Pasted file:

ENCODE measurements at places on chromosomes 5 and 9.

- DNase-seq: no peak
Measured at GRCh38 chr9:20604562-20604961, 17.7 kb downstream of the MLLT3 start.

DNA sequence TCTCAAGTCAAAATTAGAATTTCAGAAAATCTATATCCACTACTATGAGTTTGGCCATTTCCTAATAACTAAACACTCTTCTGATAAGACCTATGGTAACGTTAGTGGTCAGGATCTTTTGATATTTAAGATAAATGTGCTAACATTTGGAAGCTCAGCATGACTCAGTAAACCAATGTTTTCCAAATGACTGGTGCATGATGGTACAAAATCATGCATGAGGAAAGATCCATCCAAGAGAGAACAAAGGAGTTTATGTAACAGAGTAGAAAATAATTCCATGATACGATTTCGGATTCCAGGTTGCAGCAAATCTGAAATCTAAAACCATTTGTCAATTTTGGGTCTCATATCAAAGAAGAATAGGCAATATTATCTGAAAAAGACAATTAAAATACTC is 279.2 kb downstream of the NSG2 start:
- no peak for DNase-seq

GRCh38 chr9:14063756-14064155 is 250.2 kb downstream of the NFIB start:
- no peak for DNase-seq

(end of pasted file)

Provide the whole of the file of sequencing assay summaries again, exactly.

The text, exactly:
ENCODE measurements at places on chromosomes 5 and 9.

- DNase-seq: no peak
Measured at GRCh38 chr9:20604562-20604961, 17.7 kb downstream of the MLLT3 start.

DNA sequence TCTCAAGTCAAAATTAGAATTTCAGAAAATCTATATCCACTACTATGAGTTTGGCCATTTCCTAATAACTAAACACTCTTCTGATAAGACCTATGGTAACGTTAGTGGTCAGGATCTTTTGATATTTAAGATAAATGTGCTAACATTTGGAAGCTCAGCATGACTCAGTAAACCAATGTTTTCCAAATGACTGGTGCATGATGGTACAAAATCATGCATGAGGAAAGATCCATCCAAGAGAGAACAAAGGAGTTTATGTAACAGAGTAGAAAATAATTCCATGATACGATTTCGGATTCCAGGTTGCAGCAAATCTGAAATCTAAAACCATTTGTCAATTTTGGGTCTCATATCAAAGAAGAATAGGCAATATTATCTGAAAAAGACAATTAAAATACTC is 279.2 kb downstream of the NSG2 start:
- no peak for DNase-seq

GRCh38 chr9:14063756-14064155 is 250.2 kb downstream of the NFIB start:
- no peak for DNase-seq